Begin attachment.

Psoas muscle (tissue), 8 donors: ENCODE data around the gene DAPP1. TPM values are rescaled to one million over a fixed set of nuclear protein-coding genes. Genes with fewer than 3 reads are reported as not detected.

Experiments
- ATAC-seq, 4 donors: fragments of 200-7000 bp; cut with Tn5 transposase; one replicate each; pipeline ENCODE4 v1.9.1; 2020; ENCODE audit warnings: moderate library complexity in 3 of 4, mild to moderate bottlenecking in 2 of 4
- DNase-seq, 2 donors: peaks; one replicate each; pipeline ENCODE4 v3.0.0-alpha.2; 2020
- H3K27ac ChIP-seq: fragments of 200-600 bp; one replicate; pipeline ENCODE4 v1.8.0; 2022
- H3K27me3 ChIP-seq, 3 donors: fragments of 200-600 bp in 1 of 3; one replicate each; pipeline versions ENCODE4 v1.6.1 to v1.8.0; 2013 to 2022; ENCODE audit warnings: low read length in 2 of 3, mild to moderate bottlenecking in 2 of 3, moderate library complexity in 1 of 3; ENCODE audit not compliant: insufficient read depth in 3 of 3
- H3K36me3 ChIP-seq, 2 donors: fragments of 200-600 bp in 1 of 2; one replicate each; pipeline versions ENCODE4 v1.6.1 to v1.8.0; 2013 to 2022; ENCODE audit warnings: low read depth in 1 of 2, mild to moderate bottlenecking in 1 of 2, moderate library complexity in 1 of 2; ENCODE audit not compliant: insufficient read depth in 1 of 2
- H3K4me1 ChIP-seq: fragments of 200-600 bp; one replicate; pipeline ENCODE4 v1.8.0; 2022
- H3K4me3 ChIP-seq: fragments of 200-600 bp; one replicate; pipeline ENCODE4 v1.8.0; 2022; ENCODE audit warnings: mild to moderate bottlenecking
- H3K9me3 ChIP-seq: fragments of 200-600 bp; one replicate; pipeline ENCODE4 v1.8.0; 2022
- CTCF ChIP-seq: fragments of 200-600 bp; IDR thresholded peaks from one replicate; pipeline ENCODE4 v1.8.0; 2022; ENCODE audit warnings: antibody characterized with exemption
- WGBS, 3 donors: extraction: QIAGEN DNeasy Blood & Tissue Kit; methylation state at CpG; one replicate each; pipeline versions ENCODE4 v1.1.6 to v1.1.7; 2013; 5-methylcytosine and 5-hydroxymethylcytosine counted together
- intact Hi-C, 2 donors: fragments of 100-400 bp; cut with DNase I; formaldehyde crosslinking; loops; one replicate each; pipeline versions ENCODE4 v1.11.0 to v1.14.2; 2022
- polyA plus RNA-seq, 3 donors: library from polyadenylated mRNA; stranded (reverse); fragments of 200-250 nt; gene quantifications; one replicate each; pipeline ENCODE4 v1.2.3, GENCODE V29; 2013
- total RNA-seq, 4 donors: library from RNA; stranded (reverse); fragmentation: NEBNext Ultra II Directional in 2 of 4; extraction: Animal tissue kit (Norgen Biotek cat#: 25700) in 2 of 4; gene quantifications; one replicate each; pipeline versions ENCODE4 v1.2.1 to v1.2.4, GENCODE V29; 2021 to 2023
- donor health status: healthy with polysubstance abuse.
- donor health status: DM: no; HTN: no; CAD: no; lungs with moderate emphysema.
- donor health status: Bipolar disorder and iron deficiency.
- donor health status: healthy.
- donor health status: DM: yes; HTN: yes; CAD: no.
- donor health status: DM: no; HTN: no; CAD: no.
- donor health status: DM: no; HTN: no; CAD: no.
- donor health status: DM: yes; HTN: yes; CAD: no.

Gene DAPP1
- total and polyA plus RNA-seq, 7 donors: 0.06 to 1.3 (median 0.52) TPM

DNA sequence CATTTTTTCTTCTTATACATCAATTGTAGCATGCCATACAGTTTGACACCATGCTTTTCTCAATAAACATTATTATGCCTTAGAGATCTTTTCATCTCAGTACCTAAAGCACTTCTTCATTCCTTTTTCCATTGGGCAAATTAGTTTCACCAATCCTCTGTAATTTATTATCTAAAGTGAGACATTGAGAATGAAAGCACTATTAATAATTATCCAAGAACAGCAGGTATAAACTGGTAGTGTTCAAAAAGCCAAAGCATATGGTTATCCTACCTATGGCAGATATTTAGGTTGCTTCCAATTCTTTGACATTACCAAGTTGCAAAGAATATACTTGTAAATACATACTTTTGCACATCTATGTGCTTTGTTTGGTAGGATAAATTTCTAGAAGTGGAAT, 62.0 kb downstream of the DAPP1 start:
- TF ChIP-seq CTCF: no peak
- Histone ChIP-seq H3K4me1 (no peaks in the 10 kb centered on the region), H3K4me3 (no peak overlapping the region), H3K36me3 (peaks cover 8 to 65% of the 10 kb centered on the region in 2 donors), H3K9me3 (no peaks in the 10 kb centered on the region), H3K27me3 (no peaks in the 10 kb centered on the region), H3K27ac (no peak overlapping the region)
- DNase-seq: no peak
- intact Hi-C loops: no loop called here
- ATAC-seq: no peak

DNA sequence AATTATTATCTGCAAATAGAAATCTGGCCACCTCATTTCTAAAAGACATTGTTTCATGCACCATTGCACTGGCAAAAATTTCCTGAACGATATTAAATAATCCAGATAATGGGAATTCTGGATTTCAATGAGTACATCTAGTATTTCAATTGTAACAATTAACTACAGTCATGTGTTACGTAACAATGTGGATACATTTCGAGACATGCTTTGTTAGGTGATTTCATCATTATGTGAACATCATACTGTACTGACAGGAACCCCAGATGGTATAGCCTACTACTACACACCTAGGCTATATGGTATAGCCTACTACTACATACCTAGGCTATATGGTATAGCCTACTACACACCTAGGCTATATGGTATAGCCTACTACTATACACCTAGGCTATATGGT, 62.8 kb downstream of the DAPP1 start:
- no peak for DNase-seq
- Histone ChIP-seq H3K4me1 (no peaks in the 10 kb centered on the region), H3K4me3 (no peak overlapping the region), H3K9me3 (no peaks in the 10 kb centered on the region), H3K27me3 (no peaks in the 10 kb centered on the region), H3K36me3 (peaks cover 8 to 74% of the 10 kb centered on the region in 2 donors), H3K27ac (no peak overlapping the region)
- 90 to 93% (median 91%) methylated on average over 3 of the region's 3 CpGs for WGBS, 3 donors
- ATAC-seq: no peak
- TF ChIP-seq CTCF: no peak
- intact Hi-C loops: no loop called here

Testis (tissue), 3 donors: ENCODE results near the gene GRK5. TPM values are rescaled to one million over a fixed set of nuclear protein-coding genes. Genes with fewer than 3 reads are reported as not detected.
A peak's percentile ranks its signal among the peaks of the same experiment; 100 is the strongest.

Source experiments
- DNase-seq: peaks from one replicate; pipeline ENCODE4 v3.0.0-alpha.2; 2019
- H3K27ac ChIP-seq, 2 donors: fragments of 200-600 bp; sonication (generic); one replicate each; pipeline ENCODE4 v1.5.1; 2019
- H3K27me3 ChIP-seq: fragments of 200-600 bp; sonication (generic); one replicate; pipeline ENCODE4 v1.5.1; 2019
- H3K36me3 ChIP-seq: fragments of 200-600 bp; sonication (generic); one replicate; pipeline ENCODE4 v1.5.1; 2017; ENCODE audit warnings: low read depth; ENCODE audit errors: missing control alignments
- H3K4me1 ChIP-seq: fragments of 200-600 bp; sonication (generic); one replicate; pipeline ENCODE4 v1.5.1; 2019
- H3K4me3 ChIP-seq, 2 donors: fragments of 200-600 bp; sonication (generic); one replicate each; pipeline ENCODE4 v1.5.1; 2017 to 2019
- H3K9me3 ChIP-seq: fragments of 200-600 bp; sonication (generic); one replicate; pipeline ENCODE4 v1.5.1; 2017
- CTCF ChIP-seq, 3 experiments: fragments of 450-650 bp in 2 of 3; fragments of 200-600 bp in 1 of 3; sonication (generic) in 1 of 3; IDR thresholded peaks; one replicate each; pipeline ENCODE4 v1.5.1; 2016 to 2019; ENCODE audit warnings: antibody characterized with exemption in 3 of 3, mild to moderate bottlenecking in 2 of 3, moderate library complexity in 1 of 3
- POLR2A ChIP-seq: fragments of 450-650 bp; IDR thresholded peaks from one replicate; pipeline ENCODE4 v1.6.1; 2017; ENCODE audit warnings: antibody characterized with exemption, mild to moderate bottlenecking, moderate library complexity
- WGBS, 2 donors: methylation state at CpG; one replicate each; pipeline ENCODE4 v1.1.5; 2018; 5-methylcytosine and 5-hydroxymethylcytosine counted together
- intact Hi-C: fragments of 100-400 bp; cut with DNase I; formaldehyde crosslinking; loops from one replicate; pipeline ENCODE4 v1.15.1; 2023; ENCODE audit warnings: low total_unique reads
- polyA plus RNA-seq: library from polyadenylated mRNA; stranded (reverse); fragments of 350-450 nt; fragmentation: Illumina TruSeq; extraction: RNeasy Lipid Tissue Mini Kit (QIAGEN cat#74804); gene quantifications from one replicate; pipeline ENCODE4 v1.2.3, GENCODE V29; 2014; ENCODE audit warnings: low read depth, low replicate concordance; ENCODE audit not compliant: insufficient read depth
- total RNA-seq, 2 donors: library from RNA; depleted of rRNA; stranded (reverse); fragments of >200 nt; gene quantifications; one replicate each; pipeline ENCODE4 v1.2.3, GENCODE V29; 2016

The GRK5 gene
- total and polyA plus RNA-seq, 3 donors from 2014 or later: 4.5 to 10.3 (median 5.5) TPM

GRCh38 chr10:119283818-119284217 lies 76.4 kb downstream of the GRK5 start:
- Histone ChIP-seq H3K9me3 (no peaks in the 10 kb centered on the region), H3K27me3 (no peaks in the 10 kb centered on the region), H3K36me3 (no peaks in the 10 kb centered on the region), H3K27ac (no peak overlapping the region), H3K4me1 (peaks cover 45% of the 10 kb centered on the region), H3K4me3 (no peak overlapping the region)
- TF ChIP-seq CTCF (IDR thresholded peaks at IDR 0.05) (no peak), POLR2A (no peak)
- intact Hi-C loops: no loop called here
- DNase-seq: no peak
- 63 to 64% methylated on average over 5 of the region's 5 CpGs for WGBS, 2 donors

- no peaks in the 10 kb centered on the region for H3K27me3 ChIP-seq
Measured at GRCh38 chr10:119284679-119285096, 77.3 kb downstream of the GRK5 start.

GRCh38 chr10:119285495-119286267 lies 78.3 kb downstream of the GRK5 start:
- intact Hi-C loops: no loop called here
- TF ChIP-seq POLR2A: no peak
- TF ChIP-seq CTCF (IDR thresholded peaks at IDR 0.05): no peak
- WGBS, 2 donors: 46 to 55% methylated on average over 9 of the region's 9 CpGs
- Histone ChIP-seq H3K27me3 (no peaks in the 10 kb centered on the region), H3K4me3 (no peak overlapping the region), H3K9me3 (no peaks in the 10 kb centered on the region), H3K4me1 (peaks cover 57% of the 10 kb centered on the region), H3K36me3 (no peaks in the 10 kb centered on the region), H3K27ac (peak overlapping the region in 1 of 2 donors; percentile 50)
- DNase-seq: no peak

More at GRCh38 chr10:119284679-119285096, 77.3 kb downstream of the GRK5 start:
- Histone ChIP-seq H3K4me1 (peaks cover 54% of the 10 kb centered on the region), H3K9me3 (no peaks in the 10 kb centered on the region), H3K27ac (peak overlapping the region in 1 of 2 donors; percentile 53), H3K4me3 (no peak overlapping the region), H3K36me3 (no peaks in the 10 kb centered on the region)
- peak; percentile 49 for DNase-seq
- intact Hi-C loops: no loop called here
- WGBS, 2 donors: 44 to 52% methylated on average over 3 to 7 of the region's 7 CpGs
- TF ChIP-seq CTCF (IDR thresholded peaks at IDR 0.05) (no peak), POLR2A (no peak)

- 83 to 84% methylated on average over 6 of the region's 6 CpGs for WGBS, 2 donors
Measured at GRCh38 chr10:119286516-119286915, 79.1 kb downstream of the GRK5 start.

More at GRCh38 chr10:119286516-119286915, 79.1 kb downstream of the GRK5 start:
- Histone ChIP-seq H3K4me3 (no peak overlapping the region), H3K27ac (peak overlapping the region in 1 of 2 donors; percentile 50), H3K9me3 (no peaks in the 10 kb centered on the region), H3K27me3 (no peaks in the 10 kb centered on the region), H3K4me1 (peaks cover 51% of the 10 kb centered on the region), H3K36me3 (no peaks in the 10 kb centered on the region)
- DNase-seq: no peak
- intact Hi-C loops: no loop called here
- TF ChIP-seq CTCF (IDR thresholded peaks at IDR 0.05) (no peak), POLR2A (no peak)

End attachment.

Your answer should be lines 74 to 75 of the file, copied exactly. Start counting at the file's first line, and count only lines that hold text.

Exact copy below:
- peak; percentile 49 for DNase-seq
- intact Hi-C loops: no loop called here